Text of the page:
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14 June 2018 Photo Supplied
Next Chapter Green Ribbon campaign addresses mental health
Members of Next Chapter and UFS Student counselling are working together to address mental health issues.

Next Chapter, a student support group at the UFS presented the Green Ribbon campaign, pledging their support to students and providing them with assistance in coping with life events that stimulate stress and contribute negatively to their mental health. The team aims to break the stigma surrounding mental health care, and continually assist students with mental health-related issues that they struggle with daily.

The Green Ribbon represents mental health awareness, which is a pressing matter for students and is the type of support students need in a stressful university environment. The campaign focuses on teaching students how to cope with life events that stimulate stress, and contribute negatively to their mental health.
 
A discussion by Dr Ancel George: practising clinical psychologist and lecturer from the UFS Department of Psychology, and Dr Mellissa Barnaschone: Director of UFS Student Counselling, took place, where talks were prominent about creating an inclusive environment for UFS students.

The panel shared a few tips on how students should work towards managing stress, and motivated them for the main mid-year examinations.
 
The follow-up Exam Cram Workshop, presented by Nadia Cloete and Lize Wolmarans, that combined time and stress management, took place on 2 June 2018, and saw students receiving advice on how to approach various issues during the examination period.
 
Mental health awareness does not end with the campaign and Next Chapter’s slogan “Your story continues” encourages students to regularly wear and commemorate the green ribbon in support of continual mental healthcare.
 
Should you have any enquiries or input for the ongoing campaign, contact the Next Chapter team on ufsnextchapter@gmail.com, or further email Tshepang Mahlatsi, founder of Next Chapter on tshepangmahlatsi767@gmail.com

News Archive

Politicians must push economic integration within SADC, Mboweni
2009-08-31

The outgoing Governor of the Reserve Bank, Mr Tito Mboweni (pictured), believes that for economic regional integration to be realized among the Southern African Development Community (SADC) countries, the political leadership of the region should play a pivotal role.

Mr Mboweni delivered the CR Swart Memorial Lecture, the oldest lecture at the University of the Free State, on the topic: “Seeking greater political and economic integration in Southern Africa in challenging and turbulent financial times”.

He said the necessary macro-economic convergence accords must be put in place for regional integration to take place.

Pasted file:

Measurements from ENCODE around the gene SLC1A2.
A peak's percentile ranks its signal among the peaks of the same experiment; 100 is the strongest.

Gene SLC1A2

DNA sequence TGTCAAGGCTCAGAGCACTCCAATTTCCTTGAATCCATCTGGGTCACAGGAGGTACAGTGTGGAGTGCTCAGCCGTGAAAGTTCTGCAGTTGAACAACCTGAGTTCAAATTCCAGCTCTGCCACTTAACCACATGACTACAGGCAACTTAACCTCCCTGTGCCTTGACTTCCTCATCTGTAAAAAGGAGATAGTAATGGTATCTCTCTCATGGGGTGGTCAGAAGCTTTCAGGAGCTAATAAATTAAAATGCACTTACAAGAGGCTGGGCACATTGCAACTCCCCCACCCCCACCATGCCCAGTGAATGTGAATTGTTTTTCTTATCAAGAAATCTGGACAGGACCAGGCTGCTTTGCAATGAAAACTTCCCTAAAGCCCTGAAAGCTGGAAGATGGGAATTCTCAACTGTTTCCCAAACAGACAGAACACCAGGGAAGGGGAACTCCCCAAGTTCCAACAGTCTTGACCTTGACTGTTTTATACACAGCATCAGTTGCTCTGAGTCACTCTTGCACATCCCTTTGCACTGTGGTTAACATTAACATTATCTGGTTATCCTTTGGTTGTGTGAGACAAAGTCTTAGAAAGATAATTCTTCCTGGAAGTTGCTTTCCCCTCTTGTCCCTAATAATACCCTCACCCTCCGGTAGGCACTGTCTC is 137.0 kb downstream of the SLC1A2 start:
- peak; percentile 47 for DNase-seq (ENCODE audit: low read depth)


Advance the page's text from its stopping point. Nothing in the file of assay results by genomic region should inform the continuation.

These accords, he said, should be supported by prudent fiscal policies, financial balances among SADC countries, and the implementation of policies which will minimize market distortions.

“In the crafting of the macro-economic policies of the region we have to ensure that market certainty is maintained,” he said.

He said as governors of central banks in the region they have agreed that to achieve these objectives they first have to attain a free trade area.

“When the proposals were drafted the idea was that in 2008 we should have achieved a free trade area,” he explained. “Now we are behind in that regard, meaning that a free trade area has been formally and officially declared but the implementation thereof is behind schedule.”

Mr Mboweni said they were supposed to have a SADC-wide customs union in 2010, a SADC common market in 2015 and a monetary union in 2016.

“In order for us to move towards the regional integration agenda it is clear that there has to be a far greater intra-African trade than is the case now,” he said.

“In Southern Africa most of the trade is with South Africa and the other countries do not trade much with or amongst each other.”

He also said because the South African currency is legal tender in countries like Lesotho, Namibia and Swaziland, they have developed a comprehensive set of proposals with these countries to deal with this matter.

“Our proposals basically center on the creation of a common central bank for South Africa, Lesotho, Namibia and Swaziland which, if created, would form a good basis for the establishment of a SADC-wide central bank.”

He said the macro-economic convergence criteria will not help achieve regional integration without the region’s political will.

“There has to be a commitment by the political leadership in Southern Africa to do the basic things that need to be done for the development of the region,” he said.

“That is where the notion of a developmental state must come in in support of these regional integration initiatives. There is no gain in just shouting developmental state if the basic issues supportive of development are not done.”

Mr Mboweni will leave the Reserve Bank in November this year.


Media Release
Issued by: Mangaliso Radebe
Assistant Director: Media Liaison
Tel: 051 401 2828
Cell: 078 460 3320
E-mail: radebemt.stg@ufs.ac.za  
31 August 2009

 

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